My grandfather died of the flu virus. He was 31 years old — one of millions who perished during the global flu pandemic of 1918.
President Donald Trump wondered last month, “Does anybody die from the flu? I didn’t know people died from the flu.”
But his own grandfather did, like mine — in 1918.
Whether the president never knew or just forgot is unclear; he seems to not know a lot. For example, that the 1918 flu infected perhaps 500 million people, one third of the world’s population at the time, and that somewhere between 50 million and 100 million died worldwide, more than in the two world wars combined.
Has Trump ever considered remembering the past and learning lessons from 1918 and the pandemic one science journalist called “the biggest disaster of the twentieth century”?
Does he know that at first some public officials dismissed the “Spanish” flu as seasonal, one that typically dies out in warm weather, nothing to be taken seriously? Or that it spread widely in the summer heat, then intensified in autumn, ultimately striking in three different waves?
He might be surprised to learn that some local governments downplayed the public risk. Philadelphia held a parade celebrating Liberty Bonds even as 600-plus soldiers and sailors stationed nearby lay seriously ill. Philadelphia’s public health director assured citizens that it was just the normal flu and would be contained before infecting the civilian population.
So on Sept. 28, thousands of soldiers, Boy Scouts, marching bands and local dignitaries paraded through downtown Philadelphia as 200,000 spectators lined the streets. Days later, hospitals in the area filled with patients suffering and dying. Soon as many as 500 corpses awaited burial, some for more than a week. Cold-storage plants became temporary morgues.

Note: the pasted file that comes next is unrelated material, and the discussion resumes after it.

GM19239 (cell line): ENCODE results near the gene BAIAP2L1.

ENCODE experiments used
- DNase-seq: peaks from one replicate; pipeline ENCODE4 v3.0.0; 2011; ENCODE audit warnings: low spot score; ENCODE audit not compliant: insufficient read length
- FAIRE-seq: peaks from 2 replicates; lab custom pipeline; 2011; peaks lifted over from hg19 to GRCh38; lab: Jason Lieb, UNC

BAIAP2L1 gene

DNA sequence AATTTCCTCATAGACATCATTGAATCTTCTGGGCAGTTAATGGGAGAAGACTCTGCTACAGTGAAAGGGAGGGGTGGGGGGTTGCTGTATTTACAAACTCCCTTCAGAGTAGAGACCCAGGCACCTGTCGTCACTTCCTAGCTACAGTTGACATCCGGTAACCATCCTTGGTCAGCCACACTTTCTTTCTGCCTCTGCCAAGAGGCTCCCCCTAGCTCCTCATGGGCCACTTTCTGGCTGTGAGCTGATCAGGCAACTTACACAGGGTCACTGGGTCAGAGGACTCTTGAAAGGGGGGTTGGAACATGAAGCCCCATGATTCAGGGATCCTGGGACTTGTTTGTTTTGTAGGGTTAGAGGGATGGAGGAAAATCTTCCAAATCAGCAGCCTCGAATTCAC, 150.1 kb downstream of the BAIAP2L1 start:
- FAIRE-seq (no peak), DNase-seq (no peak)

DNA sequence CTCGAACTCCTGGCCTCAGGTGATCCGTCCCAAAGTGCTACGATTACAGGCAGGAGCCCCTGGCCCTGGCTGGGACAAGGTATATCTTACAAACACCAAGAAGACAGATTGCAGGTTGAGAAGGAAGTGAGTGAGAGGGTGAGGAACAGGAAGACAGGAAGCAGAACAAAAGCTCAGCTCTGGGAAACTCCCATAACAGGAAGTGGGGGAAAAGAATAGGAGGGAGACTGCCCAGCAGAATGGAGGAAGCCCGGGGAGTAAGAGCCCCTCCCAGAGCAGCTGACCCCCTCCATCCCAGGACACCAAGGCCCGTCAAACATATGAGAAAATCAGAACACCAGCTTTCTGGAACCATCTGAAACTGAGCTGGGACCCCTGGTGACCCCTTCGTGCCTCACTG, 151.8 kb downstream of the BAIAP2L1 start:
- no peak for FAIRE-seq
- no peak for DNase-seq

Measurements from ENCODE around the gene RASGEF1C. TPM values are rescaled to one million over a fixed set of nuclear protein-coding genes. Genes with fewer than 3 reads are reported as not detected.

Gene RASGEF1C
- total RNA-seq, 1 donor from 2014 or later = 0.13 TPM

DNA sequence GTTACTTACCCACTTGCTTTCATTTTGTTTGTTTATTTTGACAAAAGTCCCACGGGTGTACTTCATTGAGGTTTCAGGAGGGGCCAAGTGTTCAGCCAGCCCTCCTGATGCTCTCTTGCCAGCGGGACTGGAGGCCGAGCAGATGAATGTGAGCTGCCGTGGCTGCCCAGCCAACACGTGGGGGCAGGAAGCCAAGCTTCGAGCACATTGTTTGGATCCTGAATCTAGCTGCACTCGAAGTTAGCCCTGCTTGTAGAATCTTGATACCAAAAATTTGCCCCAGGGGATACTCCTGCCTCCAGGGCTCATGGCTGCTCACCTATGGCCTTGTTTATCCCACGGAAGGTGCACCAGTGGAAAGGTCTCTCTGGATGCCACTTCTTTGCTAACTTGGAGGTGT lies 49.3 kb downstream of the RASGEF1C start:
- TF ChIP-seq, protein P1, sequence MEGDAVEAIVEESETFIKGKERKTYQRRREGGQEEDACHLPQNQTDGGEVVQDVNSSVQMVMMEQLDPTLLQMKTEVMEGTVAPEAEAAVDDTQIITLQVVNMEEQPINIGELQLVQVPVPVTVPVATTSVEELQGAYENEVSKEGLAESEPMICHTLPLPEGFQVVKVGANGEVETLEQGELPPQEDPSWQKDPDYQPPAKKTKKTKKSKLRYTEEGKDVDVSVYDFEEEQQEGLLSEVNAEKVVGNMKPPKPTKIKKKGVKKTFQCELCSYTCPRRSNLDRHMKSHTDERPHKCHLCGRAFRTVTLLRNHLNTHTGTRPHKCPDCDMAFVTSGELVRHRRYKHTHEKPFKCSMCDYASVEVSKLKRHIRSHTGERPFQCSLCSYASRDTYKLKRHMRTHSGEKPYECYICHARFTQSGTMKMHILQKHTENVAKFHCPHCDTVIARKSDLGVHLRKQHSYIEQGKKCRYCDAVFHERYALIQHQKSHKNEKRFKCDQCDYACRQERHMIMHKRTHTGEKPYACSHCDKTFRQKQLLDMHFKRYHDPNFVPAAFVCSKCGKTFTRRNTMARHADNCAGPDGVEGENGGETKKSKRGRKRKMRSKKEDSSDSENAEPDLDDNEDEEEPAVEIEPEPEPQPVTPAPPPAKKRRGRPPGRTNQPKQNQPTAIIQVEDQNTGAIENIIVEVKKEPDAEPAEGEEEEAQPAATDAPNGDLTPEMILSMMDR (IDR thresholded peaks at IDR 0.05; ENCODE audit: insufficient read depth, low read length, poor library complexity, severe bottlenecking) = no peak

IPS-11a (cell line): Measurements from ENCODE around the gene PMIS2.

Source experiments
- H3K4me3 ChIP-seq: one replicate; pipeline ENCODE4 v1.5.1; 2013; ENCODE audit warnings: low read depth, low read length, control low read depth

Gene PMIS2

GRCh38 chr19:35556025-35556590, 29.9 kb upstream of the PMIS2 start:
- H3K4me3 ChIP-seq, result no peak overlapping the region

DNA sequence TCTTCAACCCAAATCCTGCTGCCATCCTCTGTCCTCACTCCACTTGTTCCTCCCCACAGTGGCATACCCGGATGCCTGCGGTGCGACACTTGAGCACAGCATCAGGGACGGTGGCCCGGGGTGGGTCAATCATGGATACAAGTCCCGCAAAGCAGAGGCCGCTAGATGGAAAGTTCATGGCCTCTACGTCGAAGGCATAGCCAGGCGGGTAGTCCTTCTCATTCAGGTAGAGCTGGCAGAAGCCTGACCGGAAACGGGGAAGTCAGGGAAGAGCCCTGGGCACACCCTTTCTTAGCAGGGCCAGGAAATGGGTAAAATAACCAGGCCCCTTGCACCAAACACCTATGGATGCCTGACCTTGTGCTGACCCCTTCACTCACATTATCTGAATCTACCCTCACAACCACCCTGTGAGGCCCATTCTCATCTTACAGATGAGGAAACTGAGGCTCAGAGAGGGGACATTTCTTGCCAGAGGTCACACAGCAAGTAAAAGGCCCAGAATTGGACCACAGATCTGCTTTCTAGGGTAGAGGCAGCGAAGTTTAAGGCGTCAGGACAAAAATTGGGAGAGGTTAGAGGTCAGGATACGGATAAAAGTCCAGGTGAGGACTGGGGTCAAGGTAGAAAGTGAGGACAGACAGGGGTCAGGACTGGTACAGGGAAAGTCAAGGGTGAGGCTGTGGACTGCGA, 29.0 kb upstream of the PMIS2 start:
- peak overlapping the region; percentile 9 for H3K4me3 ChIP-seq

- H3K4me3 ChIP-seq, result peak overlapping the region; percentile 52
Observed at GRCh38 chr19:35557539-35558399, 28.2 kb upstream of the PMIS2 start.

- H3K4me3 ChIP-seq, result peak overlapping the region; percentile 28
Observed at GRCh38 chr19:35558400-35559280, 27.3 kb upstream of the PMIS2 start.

Does the president remember that?
He might find it worthwhile to learn that St. Louis suffered flu-related deaths less than half the per capita rate of Philadelphia. How so? They banned large gatherings, staggered work shifts, limited streetcar ridership and encouraged wearing masks. Then, when some of the public pushed back against this “decision that infringes on people’s rights,” the mayor and city health officials held their ground.
Remember: Half the rate of death of Philadelphia.
Remembering the past might inform the president that history often repeats itself — or at least rhymes, as they say. In 1918, health care workers became endangered eyewitnesses to the contagion as one after another of their patients passed, unable to breathe, delirious, turning blue, suffocating to death.
One doctor described “bodies stacked like cords of wood in the hospitals.”
Another witness: “The memory of this sight will haunt for life the minds of those who saw it.”
Today our minds are haunted by fears of shortages, diminished incomes, even lost jobs. Serious concerns, no denying. But watching from the wrong side of a window as a family member slowly suffocates?
That’s another matter. Lost profits and limited liberty? Or unlimited suffering and lost lives?
We’re faced with lots of tough choices. We’re told information from testing and tracing is crucial, so making the right choice may be all in the timing. But as we rush to liberate ourselves from temporary isolation, let’s not forget: It’s a choice that will alter lives forever.
An estimated 195,000 Americans died of influenza during one month, October 1918. Two who passed away days apart were Frederick Trump and Charles O. Moore — the president’s grandfather and mine. Like many others who have lost loved ones to influenza, we are touched by their deaths even today.
One of them left his son a real estate business and fortune that found its way to the presidency. The other left his wife with three young children who soon found their way to a home for orphans. The president boasts of his wealth; my father claimed he was proud to be a “home kid.”
I wonder who is yet to prosper, or suffer, or perish, especially if we fail to acknowledge the past before the virus touches us all.
Christopher O. Moore, of Belle Plaine, Minn., is a retired teacher.